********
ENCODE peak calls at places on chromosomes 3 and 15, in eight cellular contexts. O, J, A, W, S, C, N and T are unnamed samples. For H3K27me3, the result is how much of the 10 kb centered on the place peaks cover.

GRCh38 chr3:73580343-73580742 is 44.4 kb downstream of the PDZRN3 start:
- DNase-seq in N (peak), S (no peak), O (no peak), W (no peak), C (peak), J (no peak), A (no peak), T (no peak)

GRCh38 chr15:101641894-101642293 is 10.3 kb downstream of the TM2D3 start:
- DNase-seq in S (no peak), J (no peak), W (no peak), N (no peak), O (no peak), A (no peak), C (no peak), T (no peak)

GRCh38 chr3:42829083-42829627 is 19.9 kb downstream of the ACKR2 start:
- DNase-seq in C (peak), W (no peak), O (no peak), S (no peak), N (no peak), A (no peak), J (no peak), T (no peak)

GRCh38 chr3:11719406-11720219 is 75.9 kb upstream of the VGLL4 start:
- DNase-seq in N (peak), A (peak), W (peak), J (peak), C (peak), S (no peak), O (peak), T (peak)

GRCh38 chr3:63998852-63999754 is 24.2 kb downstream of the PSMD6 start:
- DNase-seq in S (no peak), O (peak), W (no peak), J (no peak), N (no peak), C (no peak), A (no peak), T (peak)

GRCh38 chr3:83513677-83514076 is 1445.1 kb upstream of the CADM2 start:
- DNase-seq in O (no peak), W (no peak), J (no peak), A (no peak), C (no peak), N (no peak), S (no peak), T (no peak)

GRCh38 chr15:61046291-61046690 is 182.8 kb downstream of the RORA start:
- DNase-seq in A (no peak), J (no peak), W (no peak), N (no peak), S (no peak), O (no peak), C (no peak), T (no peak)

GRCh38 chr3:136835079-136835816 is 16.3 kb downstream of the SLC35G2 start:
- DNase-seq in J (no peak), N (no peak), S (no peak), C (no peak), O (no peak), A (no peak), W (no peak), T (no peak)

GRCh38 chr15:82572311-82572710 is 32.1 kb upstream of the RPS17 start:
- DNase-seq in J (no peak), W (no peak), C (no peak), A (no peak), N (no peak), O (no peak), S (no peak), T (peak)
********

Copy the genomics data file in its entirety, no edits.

ENCODE peak calls at places on chromosomes 3 and 15, in eight cellular contexts. O, J, A, W, S, C, N and T are unnamed samples. For H3K27me3, the result is how much of the 10 kb centered on the place peaks cover.

GRCh38 chr3:73580343-73580742 is 44.4 kb downstream of the PDZRN3 start:
- DNase-seq in N (peak), S (no peak), O (no peak), W (no peak), C (peak), J (no peak), A (no peak), T (no peak)

GRCh38 chr15:101641894-101642293 is 10.3 kb downstream of the TM2D3 start:
- DNase-seq in S (no peak), J (no peak), W (no peak), N (no peak), O (no peak), A (no peak), C (no peak), T (no peak)

GRCh38 chr3:42829083-42829627 is 19.9 kb downstream of the ACKR2 start:
- DNase-seq in C (peak), W (no peak), O (no peak), S (no peak), N (no peak), A (no peak), J (no peak), T (no peak)

GRCh38 chr3:11719406-11720219 is 75.9 kb upstream of the VGLL4 start:
- DNase-seq in N (peak), A (peak), W (peak), J (peak), C (peak), S (no peak), O (peak), T (peak)

GRCh38 chr3:63998852-63999754 is 24.2 kb downstream of the PSMD6 start:
- DNase-seq in S (no peak), O (peak), W (no peak), J (no peak), N (no peak), C (no peak), A (no peak), T (peak)

GRCh38 chr3:83513677-83514076 is 1445.1 kb upstream of the CADM2 start:
- DNase-seq in O (no peak), W (no peak), J (no peak), A (no peak), C (no peak), N (no peak), S (no peak), T (no peak)

GRCh38 chr15:61046291-61046690 is 182.8 kb downstream of the RORA start:
- DNase-seq in A (no peak), J (no peak), W (no peak), N (no peak), S (no peak), O (no peak), C (no peak), T (no peak)

GRCh38 chr3:136835079-136835816 is 16.3 kb downstream of the SLC35G2 start:
- DNase-seq in J (no peak), N (no peak), S (no peak), C (no peak), O (no peak), A (no peak), W (no peak), T (no peak)

GRCh38 chr15:82572311-82572710 is 32.1 kb upstream of the RPS17 start:
- DNase-seq in J (no peak), W (no peak), C (no peak), A (no peak), N (no peak), O (no peak), S (no peak), T (peak)